To think of a kid having that mentality about a thing, a sport, and excelling at it at the highest level against the best competitors, on that level … like, it blows me away sometimes.
When J.J. Redick started his podcast, he talked about losing to the Rockets in the Western Conference Semifinals and when they lost he said ‘I can’t believe we have to go do this all over again.’ It seems like that, more than anything, it what burns guys out.
Yes, it does. I remember in 2009 when I felt like that year we were starting to really click. It was Aaron’s second year starting. We were starting to click. We got to Arizona in the playoffs and it was that shootout.
We ended up losing and we clearly should have won that game. In overtime, we take a shot and I’m running down the middle of the field wide open. I guarantee you if Aaron could throw that ball 100 times with his eyes closed, he could hit me 95 times.
Like, with his eyes closed.
A couple plays later, he gets the sack fumble returned for a touchdown, we lose.
But I remember literally, just like J.J. alluded to, we’re on the plane and it’s that core group of guys … I remember Charles Woodson, Donald Driver, Aaron, myself, James Jones, Nick Barnett, Nick Collins, and I wanna say Ryan Grant, we were all kind of huddled up by the exit row.
I remember Charles saying, literally, and I quote “Man, what just happened?”
And Woodson never really, he never stood up on the plane, he always went to the back and just sat down. He’d never spill his feelings about the game right then and there, especially with offensive guys.
We knew we had squandered such an opportunity.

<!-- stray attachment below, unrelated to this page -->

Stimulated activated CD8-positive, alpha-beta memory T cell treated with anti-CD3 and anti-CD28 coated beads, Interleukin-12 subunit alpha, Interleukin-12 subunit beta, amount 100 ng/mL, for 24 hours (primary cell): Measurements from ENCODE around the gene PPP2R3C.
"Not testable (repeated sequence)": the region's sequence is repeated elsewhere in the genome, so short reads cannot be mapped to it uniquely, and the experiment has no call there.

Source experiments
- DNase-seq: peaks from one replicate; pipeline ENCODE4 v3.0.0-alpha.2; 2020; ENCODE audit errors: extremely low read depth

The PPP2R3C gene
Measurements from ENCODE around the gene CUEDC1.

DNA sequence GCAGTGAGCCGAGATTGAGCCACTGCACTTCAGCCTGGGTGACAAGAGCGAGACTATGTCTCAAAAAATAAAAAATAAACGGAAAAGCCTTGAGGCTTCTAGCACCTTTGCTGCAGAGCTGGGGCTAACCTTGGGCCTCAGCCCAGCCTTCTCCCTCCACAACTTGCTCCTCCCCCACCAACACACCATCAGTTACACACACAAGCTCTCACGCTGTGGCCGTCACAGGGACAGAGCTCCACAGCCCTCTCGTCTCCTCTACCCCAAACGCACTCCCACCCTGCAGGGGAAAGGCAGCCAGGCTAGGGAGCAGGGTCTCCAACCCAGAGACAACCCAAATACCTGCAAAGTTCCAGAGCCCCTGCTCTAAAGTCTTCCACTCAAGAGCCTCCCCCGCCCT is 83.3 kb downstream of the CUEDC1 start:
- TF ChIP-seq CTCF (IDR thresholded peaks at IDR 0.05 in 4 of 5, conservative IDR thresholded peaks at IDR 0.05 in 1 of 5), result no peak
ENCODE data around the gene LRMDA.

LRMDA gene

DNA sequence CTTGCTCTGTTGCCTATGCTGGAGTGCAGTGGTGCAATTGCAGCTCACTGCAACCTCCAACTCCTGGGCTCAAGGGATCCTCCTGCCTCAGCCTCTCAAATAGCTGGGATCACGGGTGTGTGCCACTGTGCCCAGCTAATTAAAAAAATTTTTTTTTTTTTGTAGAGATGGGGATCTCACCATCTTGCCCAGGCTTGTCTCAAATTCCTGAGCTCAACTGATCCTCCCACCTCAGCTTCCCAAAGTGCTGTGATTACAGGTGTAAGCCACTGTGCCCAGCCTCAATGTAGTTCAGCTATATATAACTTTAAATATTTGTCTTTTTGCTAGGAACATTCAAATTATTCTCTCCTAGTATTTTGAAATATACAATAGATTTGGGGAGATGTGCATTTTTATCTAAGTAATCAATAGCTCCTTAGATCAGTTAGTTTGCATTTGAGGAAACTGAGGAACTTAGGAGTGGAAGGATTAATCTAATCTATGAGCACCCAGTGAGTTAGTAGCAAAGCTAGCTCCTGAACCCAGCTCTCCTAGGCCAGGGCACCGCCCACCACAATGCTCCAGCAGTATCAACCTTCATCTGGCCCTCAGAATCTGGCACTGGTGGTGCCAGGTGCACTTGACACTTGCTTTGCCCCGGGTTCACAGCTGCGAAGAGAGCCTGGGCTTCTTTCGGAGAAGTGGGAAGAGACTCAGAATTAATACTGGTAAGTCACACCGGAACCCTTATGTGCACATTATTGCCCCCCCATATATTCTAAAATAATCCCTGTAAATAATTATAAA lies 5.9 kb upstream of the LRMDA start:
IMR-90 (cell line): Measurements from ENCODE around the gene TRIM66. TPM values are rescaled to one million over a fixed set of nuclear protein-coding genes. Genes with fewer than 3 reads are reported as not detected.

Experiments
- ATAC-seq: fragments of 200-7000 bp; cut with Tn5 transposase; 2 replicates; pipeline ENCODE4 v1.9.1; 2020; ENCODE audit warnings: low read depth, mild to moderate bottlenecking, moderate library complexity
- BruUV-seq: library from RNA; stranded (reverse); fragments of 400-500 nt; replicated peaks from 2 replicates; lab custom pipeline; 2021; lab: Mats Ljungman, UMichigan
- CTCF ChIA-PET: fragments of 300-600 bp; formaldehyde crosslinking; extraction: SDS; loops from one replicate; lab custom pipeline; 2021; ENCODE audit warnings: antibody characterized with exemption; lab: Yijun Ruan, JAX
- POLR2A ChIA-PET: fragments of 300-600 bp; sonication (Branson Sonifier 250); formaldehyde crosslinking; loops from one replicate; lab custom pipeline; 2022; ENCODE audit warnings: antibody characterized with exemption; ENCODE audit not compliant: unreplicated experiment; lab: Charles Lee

I remember it like yesterday. He was like “Man, I ain’t got too many more of those seasons in me like that … c’mon man.”
It was one of those feelings where we just blew such an opportunity, but we gotta do it again. And we have to start all the way -- and to know you can’t just start at the season, you have to go through camp, you have to go through the whole process all over again. Thinking about that, I’m so glad I’m done.
But to win it, man to win it, it’s an amazing -- that takes the cake.
You live on a golf course now. You and your whole family play the game. How did you get into golf?
So I’ve always dabbled in golf. One of my buddies back in college got me interested in golf so I would swing the golf clubs, but I never really was a golfer.
Over the course of my career, I had a golf outing. There were times when I was able to play in it and there were times when I was just shaking hands and walking around, seeing how everyone was doing and I couldn’t play. And I was like ‘Man, I really want to play.’ But I wasn’t a good golfer.
I could hit the ball, I could hack away. I was probably a 25, and legitimate 25 handicap. I didn’t even have a true handicap at the time. It wasn’t until after I retired, going into retirement I started really golfing more. And then my kids started playing lessons and I watched this instructor and I was like “Man, he is really good.”
The year after I retired, I jumped in with this guy.
Now, anytime I have a moment I’m gone. My clubs go with me pretty much everyone. I keep a set of clubs in LA for when I’m out there.
I went from like a 25 handicap to now I’m like a 13.
Our thanks to Greg for taking the time to speak with us.